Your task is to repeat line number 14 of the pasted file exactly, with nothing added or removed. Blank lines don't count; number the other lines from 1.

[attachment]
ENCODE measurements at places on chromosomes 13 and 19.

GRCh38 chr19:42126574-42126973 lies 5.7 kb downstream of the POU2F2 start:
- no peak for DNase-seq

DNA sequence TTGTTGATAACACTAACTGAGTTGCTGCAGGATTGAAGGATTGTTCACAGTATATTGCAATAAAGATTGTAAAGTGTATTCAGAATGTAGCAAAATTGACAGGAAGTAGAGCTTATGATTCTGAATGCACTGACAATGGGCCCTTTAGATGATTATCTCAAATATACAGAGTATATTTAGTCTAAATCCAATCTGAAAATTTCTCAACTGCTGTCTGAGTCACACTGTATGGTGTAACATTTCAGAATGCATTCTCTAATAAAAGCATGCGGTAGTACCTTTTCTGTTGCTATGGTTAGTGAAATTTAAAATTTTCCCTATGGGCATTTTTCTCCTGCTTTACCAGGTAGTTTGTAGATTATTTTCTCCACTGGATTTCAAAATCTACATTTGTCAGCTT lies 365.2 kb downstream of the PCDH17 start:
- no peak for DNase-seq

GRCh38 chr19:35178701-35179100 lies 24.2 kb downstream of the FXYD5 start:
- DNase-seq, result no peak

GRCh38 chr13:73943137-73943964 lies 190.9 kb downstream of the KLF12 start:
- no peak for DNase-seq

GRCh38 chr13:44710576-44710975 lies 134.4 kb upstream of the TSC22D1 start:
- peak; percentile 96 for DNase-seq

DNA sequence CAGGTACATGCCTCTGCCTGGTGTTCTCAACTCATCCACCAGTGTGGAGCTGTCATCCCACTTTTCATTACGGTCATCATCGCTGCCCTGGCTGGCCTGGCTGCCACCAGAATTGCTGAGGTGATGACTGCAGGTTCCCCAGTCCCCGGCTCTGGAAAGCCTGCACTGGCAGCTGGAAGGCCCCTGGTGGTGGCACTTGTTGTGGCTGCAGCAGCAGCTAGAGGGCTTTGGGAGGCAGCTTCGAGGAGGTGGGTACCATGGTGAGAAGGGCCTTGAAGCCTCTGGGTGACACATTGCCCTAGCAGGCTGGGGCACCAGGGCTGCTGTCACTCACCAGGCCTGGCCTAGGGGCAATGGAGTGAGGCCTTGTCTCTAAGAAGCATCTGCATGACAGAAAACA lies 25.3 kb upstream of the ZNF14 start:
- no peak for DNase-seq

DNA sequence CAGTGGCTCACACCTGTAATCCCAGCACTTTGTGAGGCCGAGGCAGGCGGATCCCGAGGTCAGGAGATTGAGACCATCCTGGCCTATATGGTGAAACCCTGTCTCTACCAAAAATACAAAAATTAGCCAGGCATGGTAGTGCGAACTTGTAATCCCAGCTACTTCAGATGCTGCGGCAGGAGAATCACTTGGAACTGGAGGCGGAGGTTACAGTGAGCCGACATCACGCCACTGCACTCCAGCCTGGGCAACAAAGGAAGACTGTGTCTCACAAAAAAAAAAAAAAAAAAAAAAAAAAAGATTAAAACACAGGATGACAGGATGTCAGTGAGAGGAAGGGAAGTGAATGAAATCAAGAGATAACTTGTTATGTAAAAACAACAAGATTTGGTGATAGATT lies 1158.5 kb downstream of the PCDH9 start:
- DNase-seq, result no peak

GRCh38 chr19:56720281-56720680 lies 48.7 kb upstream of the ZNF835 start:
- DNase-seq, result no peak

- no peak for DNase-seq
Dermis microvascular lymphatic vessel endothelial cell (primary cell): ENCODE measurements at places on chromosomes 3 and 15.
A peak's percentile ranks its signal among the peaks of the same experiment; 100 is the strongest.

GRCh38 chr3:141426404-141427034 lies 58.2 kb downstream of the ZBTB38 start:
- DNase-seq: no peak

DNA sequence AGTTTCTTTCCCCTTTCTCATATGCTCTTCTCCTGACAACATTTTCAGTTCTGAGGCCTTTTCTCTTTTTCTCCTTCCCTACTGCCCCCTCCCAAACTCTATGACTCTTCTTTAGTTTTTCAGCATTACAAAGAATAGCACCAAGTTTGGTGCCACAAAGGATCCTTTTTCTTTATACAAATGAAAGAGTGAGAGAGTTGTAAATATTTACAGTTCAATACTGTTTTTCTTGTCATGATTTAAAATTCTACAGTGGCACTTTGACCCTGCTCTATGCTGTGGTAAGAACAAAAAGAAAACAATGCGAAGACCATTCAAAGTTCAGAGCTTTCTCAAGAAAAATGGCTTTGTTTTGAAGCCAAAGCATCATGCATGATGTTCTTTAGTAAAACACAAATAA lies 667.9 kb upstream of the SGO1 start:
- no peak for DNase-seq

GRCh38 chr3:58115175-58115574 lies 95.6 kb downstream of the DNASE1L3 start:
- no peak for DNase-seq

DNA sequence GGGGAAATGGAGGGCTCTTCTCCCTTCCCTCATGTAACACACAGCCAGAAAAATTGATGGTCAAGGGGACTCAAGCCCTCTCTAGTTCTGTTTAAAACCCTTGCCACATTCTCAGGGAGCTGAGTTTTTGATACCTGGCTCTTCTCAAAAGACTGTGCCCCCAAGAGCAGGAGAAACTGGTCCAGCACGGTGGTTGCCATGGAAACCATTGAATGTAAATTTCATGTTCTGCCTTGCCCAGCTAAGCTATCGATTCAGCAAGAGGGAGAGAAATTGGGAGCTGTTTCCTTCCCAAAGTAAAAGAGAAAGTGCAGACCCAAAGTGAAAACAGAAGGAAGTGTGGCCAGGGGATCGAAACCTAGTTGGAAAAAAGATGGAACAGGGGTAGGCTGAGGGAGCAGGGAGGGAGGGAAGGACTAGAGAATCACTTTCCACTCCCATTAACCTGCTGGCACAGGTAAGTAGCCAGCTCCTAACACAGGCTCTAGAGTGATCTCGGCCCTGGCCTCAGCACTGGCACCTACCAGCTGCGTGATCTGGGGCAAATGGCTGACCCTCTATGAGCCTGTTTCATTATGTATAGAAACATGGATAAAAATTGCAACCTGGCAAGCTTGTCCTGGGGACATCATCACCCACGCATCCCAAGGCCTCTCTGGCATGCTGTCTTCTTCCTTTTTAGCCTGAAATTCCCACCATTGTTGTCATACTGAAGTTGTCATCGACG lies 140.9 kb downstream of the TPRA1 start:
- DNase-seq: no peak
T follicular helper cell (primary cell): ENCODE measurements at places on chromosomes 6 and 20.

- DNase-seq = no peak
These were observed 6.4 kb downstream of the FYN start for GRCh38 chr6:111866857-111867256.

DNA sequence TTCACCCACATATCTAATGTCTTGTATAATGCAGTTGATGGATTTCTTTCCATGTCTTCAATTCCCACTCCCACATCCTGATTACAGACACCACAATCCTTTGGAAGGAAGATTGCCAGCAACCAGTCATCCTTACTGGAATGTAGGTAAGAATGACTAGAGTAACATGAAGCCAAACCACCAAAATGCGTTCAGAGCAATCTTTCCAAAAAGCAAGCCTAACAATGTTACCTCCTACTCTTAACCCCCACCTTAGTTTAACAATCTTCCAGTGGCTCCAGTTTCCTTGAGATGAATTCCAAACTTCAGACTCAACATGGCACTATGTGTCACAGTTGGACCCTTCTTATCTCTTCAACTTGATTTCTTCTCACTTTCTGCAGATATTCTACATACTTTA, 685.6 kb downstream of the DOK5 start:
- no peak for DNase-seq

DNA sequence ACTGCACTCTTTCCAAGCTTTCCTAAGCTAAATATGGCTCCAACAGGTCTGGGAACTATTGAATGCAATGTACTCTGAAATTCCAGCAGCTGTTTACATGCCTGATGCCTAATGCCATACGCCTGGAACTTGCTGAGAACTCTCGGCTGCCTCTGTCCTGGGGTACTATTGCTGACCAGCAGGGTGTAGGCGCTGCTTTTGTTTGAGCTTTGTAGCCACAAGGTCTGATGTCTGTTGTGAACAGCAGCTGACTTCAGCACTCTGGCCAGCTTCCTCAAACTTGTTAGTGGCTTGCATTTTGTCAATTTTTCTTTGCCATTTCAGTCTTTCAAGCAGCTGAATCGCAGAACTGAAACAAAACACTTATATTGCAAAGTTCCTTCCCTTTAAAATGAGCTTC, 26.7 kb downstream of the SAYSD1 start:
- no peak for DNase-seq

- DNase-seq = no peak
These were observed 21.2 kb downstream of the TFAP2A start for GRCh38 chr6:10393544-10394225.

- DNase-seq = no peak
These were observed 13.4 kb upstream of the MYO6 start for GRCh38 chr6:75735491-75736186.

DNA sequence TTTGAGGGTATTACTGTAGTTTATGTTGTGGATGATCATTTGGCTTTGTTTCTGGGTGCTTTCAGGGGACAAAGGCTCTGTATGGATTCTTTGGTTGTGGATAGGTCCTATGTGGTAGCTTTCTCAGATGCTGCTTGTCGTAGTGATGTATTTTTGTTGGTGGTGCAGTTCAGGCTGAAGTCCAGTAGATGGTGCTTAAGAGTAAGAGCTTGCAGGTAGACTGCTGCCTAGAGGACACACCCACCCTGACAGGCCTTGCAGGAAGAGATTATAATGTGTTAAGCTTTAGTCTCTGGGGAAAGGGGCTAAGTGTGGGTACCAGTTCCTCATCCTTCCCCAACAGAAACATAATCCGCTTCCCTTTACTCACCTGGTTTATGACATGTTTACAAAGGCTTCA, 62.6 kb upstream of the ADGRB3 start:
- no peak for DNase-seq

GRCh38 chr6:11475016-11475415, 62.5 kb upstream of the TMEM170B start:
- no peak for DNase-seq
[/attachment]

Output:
DNA sequence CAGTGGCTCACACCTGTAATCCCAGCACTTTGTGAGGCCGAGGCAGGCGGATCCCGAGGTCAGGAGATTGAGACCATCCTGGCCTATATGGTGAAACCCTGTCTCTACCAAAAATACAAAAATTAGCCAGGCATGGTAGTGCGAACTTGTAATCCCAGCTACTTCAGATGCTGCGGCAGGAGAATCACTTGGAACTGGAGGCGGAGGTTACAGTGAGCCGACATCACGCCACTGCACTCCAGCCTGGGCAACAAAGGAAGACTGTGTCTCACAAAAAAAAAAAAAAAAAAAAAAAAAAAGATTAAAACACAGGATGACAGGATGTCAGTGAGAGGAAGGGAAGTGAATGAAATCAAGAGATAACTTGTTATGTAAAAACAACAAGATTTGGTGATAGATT lies 1158.5 kb downstream of the PCDH9 start: